A lot or a little?
The parents' guide to what's in this book.
What parents need to know
Parents need to know that Dime is a realistic, eye-opening depiction of teen prostitution and trafficking. This is not a book for young or sensitive readers. The main character, Dime, is a smart, kind girl in the foster system. Troubles with her foster mom leave her on the street in the middle of winter. A seemingly kind pimp named Daddy takes her in, leading her into a life of prostitution. Characters are physically and emotionally abusive, with frequent slapping and beatings, some severe. Characters are raped. Characters are threatened with a knife and a gun. There are depictions of live-feed child pornography and prostitution and a graphic childbirth scene. Sex, though not graphic, is frequent both on the page and off, especially between johns and prostitutes. Drug use, including heroin and pot, is referred to but not shown. "Bitch" and "ho" are used frequently. Other swear words include "s--t," "f--k," and "motherf--ker."
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What's the story?
DIME tells the story of a 13-year-old girl who falls into prostitution, thinking at first she finally has found the family structure she's always longed for but eventually realizing she's trapped in a tragic cycle of prostitution and violence. The main character, Dime, is an intelligent and capable girl with a deep love of reading. Life in her foster home becomes a struggle, due to her foster mom's drinking, Dime's increased responsibility for child care, and unwanted advances from an older foster brother. These challenges lead to school becoming a struggle. When Dime's foster mother kicks her out during a cold New Jersey winter, a woman named L.A. befriends Dime, giving her food, loaning her a coat, and offering her a place to stay. Dime ends up at the apartment of a pimp named Daddy and falls for him immediately. Daddy is charming, handsome, and kind to Dime. She feels loved and seen, which she admits is all she's ever wanted. For weeks, he lets her stay, buys her clothes, and takes care of her, with no expectations other than helping around the house. He eventually manipulates Dime into turning tricks, and she becomes a "ho" in his "stable." Dime descends further into the violent world of teen and child prostitution and witnesses the terrifying reality of sex trafficking. Her only solace during her darkest times are reading and recalling her favorite stories. Throughout the book, Dime tries to figure out how to write a note that will be left at the end of her journey. As the details of her new life in prostitution emerge, the reader comes to understand why she's writing the note and the event that acts as the catalyst for her actions.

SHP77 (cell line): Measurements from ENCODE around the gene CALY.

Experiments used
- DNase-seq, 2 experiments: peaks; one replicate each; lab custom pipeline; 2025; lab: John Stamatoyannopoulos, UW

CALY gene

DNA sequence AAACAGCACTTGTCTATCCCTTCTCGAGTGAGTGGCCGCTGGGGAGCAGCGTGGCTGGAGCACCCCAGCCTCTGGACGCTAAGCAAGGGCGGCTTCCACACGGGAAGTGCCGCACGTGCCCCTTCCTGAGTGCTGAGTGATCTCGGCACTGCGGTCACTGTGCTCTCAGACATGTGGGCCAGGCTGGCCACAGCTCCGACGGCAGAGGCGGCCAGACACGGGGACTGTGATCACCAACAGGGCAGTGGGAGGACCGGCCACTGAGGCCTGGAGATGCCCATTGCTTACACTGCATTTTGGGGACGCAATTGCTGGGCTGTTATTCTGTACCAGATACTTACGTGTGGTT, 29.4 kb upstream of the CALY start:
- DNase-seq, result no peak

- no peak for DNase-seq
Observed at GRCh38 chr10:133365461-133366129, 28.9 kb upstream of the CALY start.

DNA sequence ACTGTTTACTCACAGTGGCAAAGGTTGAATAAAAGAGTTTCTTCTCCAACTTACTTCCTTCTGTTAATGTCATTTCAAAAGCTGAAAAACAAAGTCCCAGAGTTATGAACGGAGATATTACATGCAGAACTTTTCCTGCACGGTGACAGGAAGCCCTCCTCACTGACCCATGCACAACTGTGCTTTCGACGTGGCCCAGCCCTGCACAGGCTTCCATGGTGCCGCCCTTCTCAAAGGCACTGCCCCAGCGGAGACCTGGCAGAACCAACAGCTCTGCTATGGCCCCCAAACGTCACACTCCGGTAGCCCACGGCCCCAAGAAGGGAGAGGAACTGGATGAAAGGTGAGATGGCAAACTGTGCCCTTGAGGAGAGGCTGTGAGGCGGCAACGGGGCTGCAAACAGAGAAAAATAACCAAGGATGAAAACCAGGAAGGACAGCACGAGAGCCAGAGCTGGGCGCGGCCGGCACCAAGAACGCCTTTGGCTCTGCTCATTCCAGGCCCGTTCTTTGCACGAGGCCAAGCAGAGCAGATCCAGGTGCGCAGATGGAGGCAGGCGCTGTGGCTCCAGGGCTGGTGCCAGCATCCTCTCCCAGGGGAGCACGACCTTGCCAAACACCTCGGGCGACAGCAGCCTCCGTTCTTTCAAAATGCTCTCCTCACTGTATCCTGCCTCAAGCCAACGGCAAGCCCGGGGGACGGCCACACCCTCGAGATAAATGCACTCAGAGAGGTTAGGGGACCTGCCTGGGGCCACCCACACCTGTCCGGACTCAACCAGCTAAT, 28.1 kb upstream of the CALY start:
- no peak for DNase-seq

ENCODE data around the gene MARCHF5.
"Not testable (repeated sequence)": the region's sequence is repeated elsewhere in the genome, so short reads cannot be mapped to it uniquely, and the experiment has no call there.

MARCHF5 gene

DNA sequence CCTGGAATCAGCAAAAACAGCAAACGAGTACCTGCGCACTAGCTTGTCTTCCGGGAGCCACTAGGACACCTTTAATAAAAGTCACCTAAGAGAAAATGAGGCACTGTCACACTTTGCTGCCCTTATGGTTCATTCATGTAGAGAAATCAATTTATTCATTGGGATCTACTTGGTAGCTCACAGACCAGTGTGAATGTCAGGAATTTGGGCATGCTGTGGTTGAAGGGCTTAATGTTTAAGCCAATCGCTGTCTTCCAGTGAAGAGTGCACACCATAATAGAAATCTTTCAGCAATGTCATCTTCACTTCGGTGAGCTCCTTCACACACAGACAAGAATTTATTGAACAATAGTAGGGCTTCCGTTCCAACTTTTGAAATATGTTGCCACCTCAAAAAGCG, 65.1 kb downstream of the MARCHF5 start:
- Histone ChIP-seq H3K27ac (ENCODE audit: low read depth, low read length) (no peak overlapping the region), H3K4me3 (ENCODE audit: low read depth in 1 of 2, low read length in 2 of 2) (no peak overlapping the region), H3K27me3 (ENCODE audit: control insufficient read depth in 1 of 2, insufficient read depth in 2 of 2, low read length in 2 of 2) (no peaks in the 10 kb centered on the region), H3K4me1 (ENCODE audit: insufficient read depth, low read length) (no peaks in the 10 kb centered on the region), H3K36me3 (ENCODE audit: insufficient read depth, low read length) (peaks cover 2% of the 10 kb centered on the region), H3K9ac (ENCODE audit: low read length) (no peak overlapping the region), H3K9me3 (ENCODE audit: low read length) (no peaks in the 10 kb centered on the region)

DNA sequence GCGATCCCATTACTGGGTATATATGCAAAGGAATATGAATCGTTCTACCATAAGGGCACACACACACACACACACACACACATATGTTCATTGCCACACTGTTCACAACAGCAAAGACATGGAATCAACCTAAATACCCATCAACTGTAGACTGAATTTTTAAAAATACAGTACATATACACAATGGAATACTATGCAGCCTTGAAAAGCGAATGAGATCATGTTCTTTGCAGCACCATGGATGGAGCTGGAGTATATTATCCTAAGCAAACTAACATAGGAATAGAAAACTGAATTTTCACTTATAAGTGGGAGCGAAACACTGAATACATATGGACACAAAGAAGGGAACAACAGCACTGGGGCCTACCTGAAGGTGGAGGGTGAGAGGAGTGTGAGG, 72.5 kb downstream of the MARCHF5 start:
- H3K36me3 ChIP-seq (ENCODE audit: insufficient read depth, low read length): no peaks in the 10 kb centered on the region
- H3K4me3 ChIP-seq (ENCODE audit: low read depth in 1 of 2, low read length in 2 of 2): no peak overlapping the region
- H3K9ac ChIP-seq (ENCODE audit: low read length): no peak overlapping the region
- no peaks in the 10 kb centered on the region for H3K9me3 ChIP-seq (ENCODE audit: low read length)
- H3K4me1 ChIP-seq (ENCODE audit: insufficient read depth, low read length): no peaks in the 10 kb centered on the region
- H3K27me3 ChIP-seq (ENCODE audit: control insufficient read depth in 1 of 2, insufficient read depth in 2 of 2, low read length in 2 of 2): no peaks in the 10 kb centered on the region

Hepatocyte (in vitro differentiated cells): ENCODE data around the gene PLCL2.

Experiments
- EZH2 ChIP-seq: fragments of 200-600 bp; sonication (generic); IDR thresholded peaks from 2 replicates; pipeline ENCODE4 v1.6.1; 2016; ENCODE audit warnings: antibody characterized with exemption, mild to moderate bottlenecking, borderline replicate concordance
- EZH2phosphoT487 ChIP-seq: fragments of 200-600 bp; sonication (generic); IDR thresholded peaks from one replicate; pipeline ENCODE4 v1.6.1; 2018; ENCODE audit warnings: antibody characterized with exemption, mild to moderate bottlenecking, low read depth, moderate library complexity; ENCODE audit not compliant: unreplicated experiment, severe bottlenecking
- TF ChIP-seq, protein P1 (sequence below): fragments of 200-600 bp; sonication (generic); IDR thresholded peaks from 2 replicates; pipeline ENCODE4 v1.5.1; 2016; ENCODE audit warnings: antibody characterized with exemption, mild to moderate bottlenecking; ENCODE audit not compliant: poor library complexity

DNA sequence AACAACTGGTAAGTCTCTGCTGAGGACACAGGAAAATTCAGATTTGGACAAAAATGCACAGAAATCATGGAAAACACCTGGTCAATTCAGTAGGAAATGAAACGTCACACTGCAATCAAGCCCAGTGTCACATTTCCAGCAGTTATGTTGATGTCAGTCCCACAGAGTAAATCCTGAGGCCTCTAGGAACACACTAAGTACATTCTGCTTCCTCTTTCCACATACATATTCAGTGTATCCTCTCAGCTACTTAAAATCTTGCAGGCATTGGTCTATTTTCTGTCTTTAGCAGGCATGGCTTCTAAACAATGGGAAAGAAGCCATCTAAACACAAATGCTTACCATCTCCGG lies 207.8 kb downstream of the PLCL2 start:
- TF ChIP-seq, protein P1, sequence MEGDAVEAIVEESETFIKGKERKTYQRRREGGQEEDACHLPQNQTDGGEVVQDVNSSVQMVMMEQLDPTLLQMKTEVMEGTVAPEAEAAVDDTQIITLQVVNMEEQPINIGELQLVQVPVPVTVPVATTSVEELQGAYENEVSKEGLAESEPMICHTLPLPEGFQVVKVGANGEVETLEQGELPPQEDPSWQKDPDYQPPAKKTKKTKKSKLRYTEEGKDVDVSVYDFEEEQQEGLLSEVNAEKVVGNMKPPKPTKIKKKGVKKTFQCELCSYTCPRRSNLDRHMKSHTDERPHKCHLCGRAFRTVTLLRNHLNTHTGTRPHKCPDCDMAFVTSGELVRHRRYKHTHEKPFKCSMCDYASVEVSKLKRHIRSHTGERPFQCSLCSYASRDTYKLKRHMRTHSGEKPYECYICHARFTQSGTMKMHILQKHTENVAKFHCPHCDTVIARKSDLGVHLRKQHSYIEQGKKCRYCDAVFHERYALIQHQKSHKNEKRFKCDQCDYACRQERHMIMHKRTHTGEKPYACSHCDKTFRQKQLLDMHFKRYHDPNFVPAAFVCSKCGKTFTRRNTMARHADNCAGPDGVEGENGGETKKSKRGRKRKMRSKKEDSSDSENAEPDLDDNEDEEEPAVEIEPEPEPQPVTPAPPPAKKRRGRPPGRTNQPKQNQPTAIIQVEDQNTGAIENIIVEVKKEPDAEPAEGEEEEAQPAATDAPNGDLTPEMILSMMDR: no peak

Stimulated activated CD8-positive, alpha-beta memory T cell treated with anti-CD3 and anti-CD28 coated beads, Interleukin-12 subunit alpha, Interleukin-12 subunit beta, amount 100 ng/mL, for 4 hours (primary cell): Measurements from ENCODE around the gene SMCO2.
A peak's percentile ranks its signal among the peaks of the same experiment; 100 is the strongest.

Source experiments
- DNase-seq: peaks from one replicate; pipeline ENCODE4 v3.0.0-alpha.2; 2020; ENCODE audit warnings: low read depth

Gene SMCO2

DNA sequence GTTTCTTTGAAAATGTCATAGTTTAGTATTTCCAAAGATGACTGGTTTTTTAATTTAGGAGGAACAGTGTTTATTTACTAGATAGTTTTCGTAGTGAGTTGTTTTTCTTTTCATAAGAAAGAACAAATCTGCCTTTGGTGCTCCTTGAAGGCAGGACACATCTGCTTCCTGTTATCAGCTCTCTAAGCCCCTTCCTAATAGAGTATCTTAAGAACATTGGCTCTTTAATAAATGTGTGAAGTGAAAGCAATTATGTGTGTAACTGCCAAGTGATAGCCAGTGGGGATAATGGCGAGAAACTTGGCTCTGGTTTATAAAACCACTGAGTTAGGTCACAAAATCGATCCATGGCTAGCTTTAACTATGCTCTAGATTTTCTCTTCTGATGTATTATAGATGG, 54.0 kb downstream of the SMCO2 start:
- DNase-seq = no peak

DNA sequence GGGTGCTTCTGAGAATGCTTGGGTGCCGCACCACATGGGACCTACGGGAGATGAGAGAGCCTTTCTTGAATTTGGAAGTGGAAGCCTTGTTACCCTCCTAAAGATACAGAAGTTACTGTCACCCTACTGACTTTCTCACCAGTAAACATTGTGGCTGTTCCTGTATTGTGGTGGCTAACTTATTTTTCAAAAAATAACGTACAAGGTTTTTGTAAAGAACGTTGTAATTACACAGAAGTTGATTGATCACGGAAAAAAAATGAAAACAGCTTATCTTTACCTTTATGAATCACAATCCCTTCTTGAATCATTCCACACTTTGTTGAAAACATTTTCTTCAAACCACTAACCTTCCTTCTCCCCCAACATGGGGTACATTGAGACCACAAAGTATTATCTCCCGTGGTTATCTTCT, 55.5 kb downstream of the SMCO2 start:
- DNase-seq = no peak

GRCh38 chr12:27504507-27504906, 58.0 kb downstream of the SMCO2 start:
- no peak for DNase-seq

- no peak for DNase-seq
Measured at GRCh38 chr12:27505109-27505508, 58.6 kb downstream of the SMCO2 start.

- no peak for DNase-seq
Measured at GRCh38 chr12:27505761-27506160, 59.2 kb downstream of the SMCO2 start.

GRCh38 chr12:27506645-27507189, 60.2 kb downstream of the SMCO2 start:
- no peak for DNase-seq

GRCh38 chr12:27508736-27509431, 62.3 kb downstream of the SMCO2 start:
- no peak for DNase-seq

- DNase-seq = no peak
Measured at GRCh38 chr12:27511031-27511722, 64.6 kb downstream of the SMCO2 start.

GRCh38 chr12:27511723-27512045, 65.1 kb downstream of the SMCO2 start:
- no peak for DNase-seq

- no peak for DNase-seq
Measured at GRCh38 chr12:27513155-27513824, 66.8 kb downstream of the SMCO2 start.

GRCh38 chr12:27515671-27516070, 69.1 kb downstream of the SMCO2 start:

Is it any good?
Dime is a heartbreaking and realistic portrayal of how easily kids with no support and no advocates can fall through the cracks of society. In 13-year-old Dime's case, she descends into a seemingly inescapable cycle of prostitution and violence. Dime is a tough read, to be sure. Author E.R. Frank doesn't sugarcoat the sad and hopeless lives of teenage prostitutes, but she manages to balance the grimness by creating deep, interesting, and compelling characters. Throughout most of the book, Dime tries to figure out a way to write a note that will explain her situation. In an homage to The Book Thief, she decides to write from the point of view of a motivator that people understand, trying at various times to write in the voice of Sex, Money, and Truth. This is a great device that gets readers to question how they view prostitution and what the real cost is -- to the people involved and the world at large. Dime drives home the absolute hopelessness of life for teen prostitutes, with no money of their own (the pimp keeps it), no ability to walk out the door unsupervised, no access to a phone, and rare contact with the outside world. Even the police aren't to be trusted, as is evidenced by one character's abuse at the hands of a cop. This is a strong answer to the questions many people ask about prostitutes, such as, "Why don't they just walk away?" or "Why don't they ask for help?"
The plot is straightforward, and the pace picks up at the end, when Dime faces a situation that makes her rethink her resignation to her new life. Because the book is so realistic, the violence, sex, and grim life of the prostitutes can be hard to take. The story gets almost unbearably sad as Dime's situation worsens and sex trafficking and child prostitution come into play. Author Frank even implores the reader to keep reading at the end of a few chapters. (For example, "I'm sorry to upset you with all of this, Truth would say. But please. Please keep reading.") A "Sources" section at the end has many resources for further reading and contact information for groups working on the issues of teen prostitution and sex trafficking. Even though Dime can be hard to take at times, it's a story that needs to be told and read.
Talk to your kids about ...
Families can talk about where to look for help in tough times. Do you know which resources exist to help teens in all types of trouble? Do you think you could gather the courage to talk to a school teacher or administrator about personal problems, big or small?
Do you find yourself turning to certain books, movies, or music when you're dealing with bad situations? What about them helps you out?
Have you ever felt invisible? Or do you think there are kids around you who could use a helping hand, although you might never have thought about it before?
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